The Supreme Court came down hard on unions last month when it held that a company may bring state law tort claims against a union for property damage caused during a strike. The Court held that the federal law governing labor disputes – the National Labor Relations Act (“NLRA” or the “Act”) – did not preempt the company’s state law claims.
In Glacier Northwest, Inc. v. International Brotherhood of Teamsters Local Union No. 174, 143 S.Ct. 1404, a concrete company brought a tort action against the union representing its truck drivers in Washington state, alleging that the union devised a strike with the intent to sabotage the company’s primary product – its concrete. The state court dismissed the company’s claims on the ground that they were preempted by the NLRA. The company appealed, and the Supreme Court granted certiorari.
What is Garmon Preemption?
As a general rule, when federal and state laws conflict, federal law trumps state law. However, in San Diego Building Trades Council v. Garmon, 359 U.S. 236 (1959), the Supreme Court held that if a federal or state court is considering activity that is “arguably subject” to the NLRA, it must defer to the exclusive jurisdiction of the National Labor Relations Board (“NLRB” or the “Board”), the agency that Congress conferred with the expertise to decide labor disputes.
The Glacier Decision
In Glacier, the Court concluded, in an 8-1 vote, that the concrete company’s state court action against the union was not preempted by Garmon because the strikers’ activity was not arguably subject to the NLRA. In reaching this conclusion, the Court recognized the Act’s limitations on the right to strike – namely, the requirement that strikers take reasonable precautions to protect their employer’s property from foreseeable, imminent danger that may result from a sudden cessation of work. Justice Amy Coney Barrett, writing for the majority, explained that Glacier’s truck drivers did not take reasonable precautions to protect the company’s concrete before they went on strike. For example, the union could have initiated the strike before the trucks were full of wet concrete, which is highly perishable and susceptible to hardening if kept in the rotating drum for too long.
The majority opinion also distinguished Glacier from other Board decisions where strikes were protected despite the fact that they created a risk of loss to the employers’ property (in those cases, poultry, milk and cheese were the compromised products). The Glacier majority further reasoned that the striking truck drivers did not merely walk off the job where there was a foreseeable risk of concrete spoliation, but rather they “prompted the creation of the perishable product” by reporting to work and “pretending as if they would deliver the concrete.” By intentionally timing the strike after the wet concrete had been mixed and loaded into the trucks, the majority concluded that the strikers failed to take reasonable precautions to avoid destruction of the company’s property, as required by the Act, and therefore, the Act did not “arguably protect” the conduct. The Court reversed and remanded the case to state court.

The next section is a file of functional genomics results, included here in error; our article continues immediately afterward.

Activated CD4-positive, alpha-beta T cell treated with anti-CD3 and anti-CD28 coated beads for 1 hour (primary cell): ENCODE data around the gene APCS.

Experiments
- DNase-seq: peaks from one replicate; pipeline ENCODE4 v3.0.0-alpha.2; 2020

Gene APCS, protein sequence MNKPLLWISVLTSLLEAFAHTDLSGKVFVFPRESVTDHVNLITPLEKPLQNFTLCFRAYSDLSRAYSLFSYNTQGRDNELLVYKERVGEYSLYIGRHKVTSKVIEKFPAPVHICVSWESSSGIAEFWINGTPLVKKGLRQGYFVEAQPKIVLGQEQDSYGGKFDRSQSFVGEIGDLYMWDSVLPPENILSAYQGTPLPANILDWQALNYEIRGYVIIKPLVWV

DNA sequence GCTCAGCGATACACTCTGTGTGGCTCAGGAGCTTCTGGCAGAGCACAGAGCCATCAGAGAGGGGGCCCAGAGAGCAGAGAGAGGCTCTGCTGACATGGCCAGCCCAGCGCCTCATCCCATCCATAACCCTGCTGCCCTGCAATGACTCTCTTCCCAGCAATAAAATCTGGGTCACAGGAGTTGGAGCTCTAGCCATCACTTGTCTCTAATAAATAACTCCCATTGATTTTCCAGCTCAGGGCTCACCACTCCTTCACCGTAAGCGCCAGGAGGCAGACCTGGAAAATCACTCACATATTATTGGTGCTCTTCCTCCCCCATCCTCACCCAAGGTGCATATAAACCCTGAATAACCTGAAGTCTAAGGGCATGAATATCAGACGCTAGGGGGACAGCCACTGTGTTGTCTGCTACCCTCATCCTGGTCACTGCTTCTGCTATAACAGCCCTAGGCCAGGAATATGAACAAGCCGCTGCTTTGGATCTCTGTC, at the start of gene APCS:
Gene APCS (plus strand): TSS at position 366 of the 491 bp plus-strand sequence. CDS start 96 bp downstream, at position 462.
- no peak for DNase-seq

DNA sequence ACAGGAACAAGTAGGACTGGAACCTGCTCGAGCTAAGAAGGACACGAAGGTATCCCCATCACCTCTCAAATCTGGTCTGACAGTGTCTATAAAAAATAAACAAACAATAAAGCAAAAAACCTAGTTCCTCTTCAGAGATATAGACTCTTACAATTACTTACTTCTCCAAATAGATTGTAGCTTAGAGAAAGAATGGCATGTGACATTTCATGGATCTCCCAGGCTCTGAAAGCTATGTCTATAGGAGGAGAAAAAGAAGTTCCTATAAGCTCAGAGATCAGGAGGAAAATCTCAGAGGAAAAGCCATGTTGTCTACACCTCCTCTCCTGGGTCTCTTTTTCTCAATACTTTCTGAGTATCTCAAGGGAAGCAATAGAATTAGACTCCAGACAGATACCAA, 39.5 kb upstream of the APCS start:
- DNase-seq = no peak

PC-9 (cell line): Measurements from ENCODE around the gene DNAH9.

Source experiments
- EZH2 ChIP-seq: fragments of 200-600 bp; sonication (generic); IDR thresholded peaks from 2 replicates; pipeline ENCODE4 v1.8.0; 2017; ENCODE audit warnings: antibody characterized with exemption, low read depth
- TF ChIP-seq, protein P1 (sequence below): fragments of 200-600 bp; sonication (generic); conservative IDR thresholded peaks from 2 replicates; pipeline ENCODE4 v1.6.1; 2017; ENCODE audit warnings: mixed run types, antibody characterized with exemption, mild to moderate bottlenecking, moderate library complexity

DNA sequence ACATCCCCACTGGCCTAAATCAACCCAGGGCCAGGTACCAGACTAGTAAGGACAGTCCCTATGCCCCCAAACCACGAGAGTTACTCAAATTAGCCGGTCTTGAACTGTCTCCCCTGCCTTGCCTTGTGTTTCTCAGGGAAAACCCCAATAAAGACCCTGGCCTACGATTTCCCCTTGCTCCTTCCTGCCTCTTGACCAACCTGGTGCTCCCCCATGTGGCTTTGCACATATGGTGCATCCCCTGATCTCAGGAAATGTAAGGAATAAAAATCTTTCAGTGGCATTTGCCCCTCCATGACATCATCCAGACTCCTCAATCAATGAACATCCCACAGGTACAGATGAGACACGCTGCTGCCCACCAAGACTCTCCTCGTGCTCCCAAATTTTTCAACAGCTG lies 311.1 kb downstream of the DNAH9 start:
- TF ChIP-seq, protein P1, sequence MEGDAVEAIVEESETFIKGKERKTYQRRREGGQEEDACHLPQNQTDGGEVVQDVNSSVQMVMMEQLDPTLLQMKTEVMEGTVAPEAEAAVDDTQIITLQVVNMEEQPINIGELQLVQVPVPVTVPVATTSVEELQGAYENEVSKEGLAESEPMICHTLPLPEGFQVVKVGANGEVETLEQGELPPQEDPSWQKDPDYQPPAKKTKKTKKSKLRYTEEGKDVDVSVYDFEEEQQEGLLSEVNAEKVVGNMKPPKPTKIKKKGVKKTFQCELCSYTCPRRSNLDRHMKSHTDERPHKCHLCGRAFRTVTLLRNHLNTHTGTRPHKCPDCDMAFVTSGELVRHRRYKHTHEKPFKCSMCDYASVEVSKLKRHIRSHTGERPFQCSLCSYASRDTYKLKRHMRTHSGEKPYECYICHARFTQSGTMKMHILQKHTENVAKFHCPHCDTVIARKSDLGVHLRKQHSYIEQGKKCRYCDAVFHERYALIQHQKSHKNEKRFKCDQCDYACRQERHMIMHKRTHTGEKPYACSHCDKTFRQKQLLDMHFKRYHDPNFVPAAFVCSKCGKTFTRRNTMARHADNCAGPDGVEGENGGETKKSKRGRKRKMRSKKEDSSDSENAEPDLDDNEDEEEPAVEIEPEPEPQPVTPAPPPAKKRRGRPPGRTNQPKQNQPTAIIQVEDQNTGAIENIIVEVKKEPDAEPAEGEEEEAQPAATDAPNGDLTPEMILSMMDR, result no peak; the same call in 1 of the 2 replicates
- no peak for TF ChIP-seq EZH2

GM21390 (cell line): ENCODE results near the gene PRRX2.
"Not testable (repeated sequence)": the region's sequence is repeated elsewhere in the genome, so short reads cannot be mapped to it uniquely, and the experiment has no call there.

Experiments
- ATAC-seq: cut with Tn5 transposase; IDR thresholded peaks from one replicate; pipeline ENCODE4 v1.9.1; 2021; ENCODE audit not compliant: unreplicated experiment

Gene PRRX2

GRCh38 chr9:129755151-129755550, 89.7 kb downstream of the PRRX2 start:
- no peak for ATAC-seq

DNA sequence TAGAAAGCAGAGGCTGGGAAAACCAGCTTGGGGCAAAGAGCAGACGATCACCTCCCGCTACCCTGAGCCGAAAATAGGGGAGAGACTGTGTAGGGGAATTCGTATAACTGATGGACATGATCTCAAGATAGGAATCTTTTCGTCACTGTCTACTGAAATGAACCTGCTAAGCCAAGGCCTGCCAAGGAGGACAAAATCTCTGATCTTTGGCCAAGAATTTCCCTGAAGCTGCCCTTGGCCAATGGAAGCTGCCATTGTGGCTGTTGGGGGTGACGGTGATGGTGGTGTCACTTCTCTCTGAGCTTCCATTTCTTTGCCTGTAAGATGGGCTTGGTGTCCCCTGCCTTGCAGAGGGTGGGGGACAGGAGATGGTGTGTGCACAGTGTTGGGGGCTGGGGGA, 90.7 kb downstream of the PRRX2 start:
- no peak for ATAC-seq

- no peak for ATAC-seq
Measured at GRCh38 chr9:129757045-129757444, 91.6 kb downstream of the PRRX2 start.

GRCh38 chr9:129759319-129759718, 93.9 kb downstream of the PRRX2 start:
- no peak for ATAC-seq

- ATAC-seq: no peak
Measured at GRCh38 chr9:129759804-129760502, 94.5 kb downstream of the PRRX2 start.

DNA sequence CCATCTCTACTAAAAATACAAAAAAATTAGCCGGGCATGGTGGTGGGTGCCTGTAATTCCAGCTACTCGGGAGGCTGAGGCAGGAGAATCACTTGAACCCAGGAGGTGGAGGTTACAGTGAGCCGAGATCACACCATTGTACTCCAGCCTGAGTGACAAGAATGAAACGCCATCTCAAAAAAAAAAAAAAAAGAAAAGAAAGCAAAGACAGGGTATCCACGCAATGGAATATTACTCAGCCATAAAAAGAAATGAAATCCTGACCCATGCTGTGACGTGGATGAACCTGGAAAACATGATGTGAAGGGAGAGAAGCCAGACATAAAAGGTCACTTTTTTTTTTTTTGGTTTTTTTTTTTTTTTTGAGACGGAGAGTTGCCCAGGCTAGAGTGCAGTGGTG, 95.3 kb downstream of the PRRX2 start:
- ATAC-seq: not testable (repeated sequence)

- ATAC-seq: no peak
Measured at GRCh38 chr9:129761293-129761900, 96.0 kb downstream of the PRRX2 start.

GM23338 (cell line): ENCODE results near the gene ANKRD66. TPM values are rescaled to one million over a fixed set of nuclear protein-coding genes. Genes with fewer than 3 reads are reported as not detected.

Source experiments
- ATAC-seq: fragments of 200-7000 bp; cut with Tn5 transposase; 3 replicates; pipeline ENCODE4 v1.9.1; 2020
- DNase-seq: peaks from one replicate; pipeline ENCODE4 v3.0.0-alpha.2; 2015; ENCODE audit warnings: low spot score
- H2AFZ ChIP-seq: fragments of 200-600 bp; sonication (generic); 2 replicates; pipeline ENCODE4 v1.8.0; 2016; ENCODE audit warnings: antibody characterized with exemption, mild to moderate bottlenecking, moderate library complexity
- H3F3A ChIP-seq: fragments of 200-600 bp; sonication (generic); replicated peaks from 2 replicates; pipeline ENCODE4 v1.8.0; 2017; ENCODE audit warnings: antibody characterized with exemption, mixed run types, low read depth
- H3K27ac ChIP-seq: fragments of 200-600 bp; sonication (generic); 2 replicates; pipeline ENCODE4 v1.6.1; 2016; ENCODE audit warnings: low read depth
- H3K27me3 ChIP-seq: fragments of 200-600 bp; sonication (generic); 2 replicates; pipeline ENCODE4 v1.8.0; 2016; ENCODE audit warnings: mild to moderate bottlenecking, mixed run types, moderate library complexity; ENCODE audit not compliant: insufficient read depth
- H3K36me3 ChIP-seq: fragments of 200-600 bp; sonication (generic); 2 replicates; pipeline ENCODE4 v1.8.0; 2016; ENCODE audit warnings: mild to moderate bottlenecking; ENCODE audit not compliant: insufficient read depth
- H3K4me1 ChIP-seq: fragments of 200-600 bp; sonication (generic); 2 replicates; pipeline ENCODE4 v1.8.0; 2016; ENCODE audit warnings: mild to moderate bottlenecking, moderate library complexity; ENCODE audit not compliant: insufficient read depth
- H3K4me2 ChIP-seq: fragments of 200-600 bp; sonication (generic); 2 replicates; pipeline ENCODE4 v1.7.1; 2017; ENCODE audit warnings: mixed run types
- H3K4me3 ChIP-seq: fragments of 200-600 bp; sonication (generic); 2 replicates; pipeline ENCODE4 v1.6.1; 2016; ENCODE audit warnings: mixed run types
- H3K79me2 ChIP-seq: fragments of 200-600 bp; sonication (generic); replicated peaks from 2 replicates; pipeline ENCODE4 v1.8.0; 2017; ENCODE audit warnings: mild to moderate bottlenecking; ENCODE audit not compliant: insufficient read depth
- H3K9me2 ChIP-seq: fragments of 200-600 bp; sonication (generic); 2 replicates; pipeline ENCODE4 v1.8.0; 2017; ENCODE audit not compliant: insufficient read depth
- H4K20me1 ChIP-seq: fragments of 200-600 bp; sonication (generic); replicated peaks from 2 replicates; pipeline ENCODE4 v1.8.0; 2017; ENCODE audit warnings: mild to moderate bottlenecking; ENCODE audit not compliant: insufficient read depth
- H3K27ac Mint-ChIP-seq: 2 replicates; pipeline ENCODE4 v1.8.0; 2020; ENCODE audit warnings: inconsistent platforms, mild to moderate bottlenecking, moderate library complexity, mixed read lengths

Justice Ketanji Brown Jackson, the sole dissenter, argued that the majority overstepped. Specifically, she asserted that the union’s conduct was at least arguably protected by the Act, and therefore the Court should have deferred the case to the NLRB because Garmon preempted the Court’s consideration. By considering whether the strikers’ conduct was arguably protected in the first instance, Jackson said the majority “veer[ed] into the Board’s assigned territory,” adding “workers are not indentured servants, bound to continue laboring until any planned work stoppage would be as painless as possible for their master. They are employees whose collective and peaceful decision to withhold their labor is protected by the NLRA even if economic injury results.”
Glacier is a welcome decision for employers concerned about property damage during a strike. However, employers should recognize that mere loss of perishable products – even where foreseeable – may not render a strike unlawful or unprotected. The Court in Glacier also left the door open to considering, in similar future cases, whether Garmon preemption is appropriate, noting that a proper preemption inquiry must focus on the NLRA’s text and ask whether federal and state law “are in logical contradiction” such that it is impossible to comply with both.
Opinions and conclusions in this post are solely those of the author unless otherwise indicated. The information contained in this blog is general in nature and is not offered and cannot be considered as legal advice for any particular situation. The author has provided the links referenced above for information purposes only and by doing so, does not adopt or incorporate the contents. Any federal tax advice provided in this communication is not intended or written by the author to be used, and cannot be used by the recipient, for the purpose of avoiding penalties which may be imposed on the recipient by the IRS. Please contact the author if you would like to receive written advice in a format which complies with IRS rules and may be relied upon to avoid penalties.